COVID-19 has completely changed the way we do business. In commercial real estate, it has reshaped offices and led many to question the use of office space. It has also led to the explosive growth of grocery delivery services and shifted primary buying power further away from brick-and-mortar establishments to online merchants. It is even redesigning our school systems. This flood of change has not spared passive real estate investing in the residential sector, either.
Investors are reconsidering and redefining the value of markets that were once investing’s golden children. Great examples of this are residential rental markets like California, Orlando, Portland, Seattle, New York, and Washington DC that have turned sour due to the economic impact of COVID-19 or the punishing hand of new rental restrictions that define what investors can and can’t do with the properties they own.
This has driven investor demand towards markets where they can buy low in an economy where they know they’ll be able to find renters who can meet the expectations of a lease. There are several key traits that make an ideal investment, and many of these have to do with the environment that surrounds the rental property itself:
- Location (including the neighborhood)
- ROI potential (what are your expenses like?)
- The condition and value of the property (is it safe?)
With these details in mind, we’re going to dive into where passive real estate investors in Texas should be looking at purchasing their next rental property moving forward.
Unlike other regions in Texas that suffered as a result of declining oil prices during COVID-19, Dallas’ diverse economic structure was a benefit to investors who chose to diversify their portfolio here. Let’s see how Dallas stacks up according to the investment factors above.
Great cities to invest in surrounding Dallas proper include Richardson, McKinney, Plano, and Allen. These cities offer investors the potential to tap into affordable properties in a buyer’s market with great turnaround value. These properties also tend to be bread-and-butter homes designed to appeal to and target the surrounding workforce. Dallas is primarily a city composed of renters, and the population is growing all the time. This makes it a great pick for investors as renters move where the jobs are!
It’s also worth evaluating if the COVID-19 trend to buck major metros in favor of single-family homes in the suburbs is a lasting change among renters or just a knee-jerk reaction to viral spread. With many millennials moving into family-rearing years, we see a desire for single-family rental living as a long-term demand moving forward. This makes modest, affordable single-family homes and even duplexes a desirable property pickup for investors.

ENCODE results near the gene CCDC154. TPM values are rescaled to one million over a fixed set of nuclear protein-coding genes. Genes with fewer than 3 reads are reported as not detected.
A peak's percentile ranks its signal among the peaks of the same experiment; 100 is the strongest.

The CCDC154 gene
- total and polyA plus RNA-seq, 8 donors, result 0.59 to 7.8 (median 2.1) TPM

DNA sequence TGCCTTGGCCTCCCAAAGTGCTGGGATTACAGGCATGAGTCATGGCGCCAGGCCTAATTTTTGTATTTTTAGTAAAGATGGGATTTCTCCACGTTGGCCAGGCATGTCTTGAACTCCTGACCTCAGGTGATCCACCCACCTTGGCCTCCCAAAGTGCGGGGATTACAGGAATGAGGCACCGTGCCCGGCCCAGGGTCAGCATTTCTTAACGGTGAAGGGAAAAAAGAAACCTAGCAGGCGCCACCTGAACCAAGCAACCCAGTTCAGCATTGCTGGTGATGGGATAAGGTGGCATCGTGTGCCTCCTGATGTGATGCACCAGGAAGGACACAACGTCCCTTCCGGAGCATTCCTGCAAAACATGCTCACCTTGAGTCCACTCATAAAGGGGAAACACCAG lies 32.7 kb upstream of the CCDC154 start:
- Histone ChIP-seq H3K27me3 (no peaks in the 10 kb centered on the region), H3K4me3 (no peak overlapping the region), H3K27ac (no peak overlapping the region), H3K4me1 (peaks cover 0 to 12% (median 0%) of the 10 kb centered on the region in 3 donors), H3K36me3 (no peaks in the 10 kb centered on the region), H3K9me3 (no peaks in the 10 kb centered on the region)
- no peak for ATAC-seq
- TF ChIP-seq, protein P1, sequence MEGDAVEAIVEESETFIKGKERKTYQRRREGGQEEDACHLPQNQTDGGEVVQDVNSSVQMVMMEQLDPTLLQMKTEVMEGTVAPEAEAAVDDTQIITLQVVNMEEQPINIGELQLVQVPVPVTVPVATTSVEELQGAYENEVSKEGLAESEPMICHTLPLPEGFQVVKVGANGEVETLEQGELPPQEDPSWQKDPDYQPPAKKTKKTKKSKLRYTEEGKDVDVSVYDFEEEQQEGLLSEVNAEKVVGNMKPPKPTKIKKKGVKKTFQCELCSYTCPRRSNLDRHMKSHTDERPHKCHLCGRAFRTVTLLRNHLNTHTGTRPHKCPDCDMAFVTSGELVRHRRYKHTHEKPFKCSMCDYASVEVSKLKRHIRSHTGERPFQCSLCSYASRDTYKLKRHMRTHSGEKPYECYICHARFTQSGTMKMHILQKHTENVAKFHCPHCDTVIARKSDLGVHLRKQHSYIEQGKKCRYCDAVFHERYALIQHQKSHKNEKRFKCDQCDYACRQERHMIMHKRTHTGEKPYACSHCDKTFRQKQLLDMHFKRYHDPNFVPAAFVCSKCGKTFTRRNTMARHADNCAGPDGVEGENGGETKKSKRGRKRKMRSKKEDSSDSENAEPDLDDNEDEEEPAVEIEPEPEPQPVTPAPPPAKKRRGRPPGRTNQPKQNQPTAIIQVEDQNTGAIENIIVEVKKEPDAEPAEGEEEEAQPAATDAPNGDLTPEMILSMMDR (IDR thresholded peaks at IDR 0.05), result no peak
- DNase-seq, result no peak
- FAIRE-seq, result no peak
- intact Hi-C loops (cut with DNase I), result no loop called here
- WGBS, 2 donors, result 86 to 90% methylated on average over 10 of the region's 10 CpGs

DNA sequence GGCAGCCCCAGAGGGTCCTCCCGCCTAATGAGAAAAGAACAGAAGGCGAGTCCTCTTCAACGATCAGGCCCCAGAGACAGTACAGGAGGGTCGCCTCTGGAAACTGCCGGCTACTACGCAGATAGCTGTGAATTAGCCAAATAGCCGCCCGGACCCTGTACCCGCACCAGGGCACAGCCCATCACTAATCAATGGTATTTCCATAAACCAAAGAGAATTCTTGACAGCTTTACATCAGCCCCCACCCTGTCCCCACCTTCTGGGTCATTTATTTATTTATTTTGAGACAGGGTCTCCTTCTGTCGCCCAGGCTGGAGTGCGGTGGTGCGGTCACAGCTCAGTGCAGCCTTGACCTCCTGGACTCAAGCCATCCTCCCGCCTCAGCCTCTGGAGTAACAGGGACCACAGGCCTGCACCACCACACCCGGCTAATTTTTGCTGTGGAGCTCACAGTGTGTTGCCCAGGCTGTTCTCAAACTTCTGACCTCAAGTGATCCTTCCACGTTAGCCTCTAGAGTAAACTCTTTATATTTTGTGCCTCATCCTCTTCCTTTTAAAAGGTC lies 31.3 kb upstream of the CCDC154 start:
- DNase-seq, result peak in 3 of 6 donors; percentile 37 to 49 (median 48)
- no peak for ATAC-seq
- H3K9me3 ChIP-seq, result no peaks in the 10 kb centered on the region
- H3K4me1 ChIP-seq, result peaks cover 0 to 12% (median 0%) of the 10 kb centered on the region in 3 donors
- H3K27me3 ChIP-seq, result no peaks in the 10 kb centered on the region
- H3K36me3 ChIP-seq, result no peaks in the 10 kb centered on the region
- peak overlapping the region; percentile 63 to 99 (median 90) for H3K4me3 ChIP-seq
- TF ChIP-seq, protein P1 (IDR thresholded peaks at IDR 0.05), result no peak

Texas has some of the highest property taxes in the nation but still ranks lower than the real estate nightmare that is California, New York, and Washington DC. This is partly because the state levies no income tax, but it can dip into your return potential if you’re not expecting it.
If total housing costs are your concern, pick properties in Garland, Richardson, Carrollton, and Dallas proper. However, higher costs don’t mean higher vacancy rates: The Dallas area has one of the lowest vacancy rates in the state. Less vacancy and lower turnover will contribute to your overall returns.
The Value of Property
While property values aren’t the lowest in the nation, they aren’t nearly as high as other regions where vacancy rates are low. This means there’s plenty of room for appreciation while still making investing manageable. As far as security goes, Allen and Frisco both ranked in the top ten safest cities, according to the Houston Chronicle, with Plano a runner up in 11th place and McKinney in 12th.
A tour of the DFW rental market potential wouldn’t be complete without the “FW!” Like its sister city in the Metroplex, Fort Worth boasts plenty of affordable opportunities for passive real estate investing when you forge the right connections. Along with surrounding cities Arlington and North Richland Hills, it also boasts lower property expenses on average than the cities we listed near Dallas.
While both markets complement each other and add to your portfolio, investing in each individually is not the answer you need if you want to maximize your profit potential in Texas. The answer is to invest in the market with a DFW UPREIT!
As a “traditional investor,” you may be wondering what the benefits of an UPREIT are for your portfolio if you’re used to investing using property management. While we could touch on a few, such as tax deferral, easier estate planning, greater portfolio diversity, or ease of entry, that’s too much to cover in a single article! However, you can learn more using our guide Let Freedom Ring! or by reaching out to us here at The Peak Group.